You are likely familiar with well-documented stories of Norwegian settlers coming to North America in the 19th century, like the “Sloopers.” And you’ve heard of intrepid Vikings who were the first European explorers, visiting North American shores around the year 1000. But did you know that there were Norwegians who came to stay in the New World during the colonial era? Norwegian immigrants arrived in the Dutch colony of New Amsterdam (later New York) early in the 17th century. By 1664, around 60 Norwegians were settled in the city with others living in New Netherland, near what is now Albany, New York.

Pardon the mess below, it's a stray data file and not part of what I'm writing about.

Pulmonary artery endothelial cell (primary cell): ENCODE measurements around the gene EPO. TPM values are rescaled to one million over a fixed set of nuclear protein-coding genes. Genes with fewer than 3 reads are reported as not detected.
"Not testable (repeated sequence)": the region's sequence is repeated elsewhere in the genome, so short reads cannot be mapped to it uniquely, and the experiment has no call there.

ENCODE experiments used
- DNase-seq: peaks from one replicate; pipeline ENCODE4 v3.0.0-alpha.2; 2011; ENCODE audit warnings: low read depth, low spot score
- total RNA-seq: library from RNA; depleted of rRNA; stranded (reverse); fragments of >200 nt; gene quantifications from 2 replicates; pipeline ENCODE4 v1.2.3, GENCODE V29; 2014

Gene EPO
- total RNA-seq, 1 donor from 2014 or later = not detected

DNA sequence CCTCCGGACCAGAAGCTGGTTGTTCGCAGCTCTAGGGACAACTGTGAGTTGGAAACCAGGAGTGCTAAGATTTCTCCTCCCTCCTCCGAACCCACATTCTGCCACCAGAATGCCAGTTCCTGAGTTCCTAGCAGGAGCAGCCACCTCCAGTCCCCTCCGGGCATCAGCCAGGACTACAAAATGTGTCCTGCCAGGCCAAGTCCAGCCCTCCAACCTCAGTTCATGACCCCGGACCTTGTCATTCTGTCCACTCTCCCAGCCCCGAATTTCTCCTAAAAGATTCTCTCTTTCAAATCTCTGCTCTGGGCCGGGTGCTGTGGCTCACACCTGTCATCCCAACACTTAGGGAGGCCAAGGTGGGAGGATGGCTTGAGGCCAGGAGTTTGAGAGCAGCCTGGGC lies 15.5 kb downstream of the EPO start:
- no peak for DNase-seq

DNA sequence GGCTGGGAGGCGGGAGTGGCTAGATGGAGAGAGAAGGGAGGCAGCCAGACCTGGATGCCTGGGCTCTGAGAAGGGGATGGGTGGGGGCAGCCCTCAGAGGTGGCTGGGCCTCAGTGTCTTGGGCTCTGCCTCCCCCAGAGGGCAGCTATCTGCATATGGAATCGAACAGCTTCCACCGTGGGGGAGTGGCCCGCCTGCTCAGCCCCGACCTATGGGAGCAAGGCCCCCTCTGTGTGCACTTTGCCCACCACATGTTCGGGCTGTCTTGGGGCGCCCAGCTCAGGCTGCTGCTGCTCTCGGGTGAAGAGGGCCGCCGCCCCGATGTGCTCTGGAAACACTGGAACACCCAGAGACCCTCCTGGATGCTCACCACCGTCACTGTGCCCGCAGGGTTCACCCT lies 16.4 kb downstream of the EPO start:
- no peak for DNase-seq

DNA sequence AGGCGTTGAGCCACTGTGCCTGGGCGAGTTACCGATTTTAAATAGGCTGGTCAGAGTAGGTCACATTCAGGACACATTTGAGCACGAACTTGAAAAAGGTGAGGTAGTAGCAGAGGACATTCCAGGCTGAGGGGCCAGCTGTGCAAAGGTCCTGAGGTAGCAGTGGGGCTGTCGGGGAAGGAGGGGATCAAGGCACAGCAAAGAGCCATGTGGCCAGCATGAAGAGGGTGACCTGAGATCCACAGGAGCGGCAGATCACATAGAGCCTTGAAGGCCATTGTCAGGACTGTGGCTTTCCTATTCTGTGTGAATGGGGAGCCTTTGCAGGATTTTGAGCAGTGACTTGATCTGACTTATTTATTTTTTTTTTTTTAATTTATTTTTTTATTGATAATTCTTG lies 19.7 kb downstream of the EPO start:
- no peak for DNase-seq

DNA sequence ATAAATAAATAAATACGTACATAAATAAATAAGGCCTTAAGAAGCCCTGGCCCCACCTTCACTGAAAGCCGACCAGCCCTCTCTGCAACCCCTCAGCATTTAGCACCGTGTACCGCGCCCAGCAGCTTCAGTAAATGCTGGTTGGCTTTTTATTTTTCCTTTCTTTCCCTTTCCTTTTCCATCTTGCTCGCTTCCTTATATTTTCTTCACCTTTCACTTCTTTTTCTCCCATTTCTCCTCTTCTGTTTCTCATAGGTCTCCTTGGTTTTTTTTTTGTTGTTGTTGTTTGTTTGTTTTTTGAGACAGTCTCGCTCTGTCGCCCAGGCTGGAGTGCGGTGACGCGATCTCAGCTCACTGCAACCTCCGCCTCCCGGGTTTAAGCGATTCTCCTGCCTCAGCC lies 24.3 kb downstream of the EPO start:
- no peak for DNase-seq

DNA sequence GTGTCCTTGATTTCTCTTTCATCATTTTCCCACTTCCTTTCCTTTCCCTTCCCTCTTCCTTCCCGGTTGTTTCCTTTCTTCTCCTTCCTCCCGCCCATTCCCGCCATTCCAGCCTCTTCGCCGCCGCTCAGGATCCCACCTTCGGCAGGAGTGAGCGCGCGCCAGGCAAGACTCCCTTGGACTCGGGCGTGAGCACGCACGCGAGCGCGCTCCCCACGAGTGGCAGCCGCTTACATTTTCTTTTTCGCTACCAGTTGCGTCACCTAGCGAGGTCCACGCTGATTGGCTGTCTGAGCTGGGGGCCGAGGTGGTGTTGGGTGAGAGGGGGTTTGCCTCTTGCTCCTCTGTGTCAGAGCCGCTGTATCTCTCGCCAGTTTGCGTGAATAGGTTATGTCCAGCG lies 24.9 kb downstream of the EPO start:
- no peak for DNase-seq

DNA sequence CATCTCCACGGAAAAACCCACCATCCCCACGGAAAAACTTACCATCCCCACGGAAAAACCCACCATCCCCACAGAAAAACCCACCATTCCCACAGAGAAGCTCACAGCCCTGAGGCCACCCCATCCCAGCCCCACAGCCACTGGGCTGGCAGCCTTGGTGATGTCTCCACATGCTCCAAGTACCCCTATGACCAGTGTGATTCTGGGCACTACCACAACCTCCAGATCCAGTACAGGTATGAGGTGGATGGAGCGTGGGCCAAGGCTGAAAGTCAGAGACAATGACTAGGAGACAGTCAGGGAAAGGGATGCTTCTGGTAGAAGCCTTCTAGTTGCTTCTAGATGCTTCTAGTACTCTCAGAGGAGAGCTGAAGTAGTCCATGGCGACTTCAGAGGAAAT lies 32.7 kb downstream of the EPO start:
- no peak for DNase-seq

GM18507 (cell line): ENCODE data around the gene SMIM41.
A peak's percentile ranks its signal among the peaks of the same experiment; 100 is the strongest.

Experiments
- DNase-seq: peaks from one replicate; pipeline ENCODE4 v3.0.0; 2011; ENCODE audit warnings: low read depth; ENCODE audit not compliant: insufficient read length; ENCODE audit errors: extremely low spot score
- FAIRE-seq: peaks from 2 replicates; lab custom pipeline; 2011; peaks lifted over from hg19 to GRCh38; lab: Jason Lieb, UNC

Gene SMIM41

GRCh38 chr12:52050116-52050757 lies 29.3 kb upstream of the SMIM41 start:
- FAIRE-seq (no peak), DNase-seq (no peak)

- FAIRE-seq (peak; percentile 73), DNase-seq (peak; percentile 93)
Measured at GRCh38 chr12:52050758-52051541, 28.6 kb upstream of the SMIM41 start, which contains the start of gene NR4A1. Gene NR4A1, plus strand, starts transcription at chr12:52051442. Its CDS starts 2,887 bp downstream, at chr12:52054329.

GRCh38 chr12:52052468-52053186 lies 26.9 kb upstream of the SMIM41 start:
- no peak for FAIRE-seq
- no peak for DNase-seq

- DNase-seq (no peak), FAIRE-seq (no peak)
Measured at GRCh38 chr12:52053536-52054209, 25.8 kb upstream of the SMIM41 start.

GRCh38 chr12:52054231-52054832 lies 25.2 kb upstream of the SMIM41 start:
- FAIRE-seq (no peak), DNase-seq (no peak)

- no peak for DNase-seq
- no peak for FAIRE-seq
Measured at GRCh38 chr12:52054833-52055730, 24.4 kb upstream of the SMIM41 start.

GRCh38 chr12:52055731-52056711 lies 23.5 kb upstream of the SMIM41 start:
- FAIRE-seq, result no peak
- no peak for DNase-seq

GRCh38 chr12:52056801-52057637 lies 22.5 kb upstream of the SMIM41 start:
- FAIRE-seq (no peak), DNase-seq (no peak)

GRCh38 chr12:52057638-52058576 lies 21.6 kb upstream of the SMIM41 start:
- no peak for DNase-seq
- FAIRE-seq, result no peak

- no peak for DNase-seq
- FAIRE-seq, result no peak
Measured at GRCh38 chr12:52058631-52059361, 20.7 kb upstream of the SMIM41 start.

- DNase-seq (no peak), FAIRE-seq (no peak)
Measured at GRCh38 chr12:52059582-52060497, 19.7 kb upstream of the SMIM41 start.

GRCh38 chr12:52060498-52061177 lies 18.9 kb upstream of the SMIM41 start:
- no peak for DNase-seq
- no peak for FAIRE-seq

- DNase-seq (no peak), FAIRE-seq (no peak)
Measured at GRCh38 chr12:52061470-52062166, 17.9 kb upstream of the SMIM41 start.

Early Norwegian immigrants were not part of an organized movement like those who arrived in the 19th century. Instead, they came to do business with the Dutch colonists—there were important ties to shipping and the lumber trade—and stayed to join the melting pot of North American society. For example, an early mayor of Albany was Pieter Van Brugh—his maternal grandparents were Norwegian immigrants. Like all who leave their homelands for a better way of life, these new Norwegian-North Americans were eager to succeed. They’ve passed on their Nordic spirit to the generations that followed.